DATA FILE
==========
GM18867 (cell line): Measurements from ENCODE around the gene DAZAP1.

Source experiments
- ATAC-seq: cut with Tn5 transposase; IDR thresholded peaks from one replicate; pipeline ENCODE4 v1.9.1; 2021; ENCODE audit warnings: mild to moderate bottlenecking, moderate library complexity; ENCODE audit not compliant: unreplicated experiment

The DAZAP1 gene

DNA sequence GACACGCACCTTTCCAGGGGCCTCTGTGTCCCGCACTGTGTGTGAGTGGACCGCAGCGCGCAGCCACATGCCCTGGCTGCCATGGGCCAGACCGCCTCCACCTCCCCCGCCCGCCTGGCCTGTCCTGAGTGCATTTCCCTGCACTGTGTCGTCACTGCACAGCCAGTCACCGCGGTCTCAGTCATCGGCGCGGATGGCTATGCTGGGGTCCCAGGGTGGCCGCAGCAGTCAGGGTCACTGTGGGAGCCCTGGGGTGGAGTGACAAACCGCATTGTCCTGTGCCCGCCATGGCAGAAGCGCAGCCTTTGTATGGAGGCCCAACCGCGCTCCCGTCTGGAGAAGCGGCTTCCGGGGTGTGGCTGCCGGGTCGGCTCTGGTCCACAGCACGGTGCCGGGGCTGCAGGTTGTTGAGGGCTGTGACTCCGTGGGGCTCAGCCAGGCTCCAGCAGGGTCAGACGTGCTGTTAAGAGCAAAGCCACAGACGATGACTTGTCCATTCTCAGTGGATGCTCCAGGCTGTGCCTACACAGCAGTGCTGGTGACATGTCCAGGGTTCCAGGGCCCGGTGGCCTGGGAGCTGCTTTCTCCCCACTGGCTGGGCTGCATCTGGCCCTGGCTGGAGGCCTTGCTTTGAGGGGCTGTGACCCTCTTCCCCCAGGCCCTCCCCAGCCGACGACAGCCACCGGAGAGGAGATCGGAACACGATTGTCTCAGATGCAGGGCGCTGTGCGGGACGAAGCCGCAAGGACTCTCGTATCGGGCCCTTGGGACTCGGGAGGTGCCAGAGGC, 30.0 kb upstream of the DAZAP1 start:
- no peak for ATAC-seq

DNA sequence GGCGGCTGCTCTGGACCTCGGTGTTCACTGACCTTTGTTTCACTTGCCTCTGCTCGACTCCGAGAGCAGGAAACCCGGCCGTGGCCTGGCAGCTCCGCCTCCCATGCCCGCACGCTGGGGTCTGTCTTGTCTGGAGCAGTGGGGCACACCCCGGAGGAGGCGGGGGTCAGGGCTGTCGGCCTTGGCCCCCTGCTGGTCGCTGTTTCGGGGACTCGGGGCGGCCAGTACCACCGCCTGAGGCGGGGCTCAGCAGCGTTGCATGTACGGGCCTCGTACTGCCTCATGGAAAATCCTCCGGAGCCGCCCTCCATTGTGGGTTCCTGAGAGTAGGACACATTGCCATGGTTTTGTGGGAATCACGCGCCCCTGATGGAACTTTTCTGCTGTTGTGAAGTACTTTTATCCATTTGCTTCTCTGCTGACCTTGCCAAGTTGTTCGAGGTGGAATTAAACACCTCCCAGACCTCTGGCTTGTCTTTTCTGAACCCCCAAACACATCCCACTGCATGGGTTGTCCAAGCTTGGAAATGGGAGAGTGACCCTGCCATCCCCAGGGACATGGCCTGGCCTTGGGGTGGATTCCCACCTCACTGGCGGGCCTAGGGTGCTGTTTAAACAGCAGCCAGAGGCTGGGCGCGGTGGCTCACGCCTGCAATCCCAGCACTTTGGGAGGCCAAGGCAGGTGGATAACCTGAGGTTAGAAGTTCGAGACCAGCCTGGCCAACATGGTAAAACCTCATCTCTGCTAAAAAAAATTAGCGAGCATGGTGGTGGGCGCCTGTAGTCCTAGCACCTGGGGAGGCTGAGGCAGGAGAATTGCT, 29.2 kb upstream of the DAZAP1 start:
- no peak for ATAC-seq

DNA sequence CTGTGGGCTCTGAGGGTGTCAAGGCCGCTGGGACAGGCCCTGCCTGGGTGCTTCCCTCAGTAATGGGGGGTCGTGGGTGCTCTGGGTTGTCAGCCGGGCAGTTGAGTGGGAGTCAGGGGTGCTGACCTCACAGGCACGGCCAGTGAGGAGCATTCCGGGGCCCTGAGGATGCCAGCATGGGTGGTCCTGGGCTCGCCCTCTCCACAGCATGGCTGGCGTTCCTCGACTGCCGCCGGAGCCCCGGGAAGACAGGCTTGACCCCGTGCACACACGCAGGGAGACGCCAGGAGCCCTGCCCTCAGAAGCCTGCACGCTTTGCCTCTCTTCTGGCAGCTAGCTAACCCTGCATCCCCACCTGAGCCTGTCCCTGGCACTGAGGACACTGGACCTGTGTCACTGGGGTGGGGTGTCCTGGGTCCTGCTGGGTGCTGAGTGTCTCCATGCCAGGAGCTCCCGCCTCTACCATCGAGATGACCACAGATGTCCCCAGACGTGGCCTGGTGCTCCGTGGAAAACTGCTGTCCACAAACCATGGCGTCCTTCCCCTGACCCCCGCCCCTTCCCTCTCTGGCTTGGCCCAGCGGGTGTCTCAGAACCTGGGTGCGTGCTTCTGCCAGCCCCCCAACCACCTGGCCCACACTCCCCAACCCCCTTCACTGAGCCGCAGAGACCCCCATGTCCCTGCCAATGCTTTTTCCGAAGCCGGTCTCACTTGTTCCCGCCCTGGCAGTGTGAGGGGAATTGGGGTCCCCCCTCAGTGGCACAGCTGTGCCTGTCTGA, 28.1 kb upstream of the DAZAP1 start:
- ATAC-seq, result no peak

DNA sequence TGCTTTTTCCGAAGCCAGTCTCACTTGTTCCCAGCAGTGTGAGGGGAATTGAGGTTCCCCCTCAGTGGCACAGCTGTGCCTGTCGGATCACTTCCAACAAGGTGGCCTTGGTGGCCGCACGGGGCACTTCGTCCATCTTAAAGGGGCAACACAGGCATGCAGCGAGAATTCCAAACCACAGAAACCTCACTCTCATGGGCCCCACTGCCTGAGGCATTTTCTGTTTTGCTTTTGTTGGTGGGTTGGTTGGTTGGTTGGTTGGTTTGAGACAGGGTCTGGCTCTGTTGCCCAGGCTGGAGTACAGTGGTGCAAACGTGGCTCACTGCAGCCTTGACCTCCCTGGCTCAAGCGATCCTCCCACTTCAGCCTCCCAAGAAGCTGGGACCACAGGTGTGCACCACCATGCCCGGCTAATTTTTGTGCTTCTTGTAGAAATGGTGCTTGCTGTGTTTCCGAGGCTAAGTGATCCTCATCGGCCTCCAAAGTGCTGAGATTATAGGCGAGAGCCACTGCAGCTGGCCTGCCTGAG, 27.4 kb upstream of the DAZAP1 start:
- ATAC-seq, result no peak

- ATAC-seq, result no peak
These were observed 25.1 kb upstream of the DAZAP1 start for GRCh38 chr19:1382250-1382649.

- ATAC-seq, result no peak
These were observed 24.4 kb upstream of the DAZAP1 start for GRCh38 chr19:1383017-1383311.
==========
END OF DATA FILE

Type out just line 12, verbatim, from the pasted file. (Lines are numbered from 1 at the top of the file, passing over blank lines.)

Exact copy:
- ATAC-seq, result no peak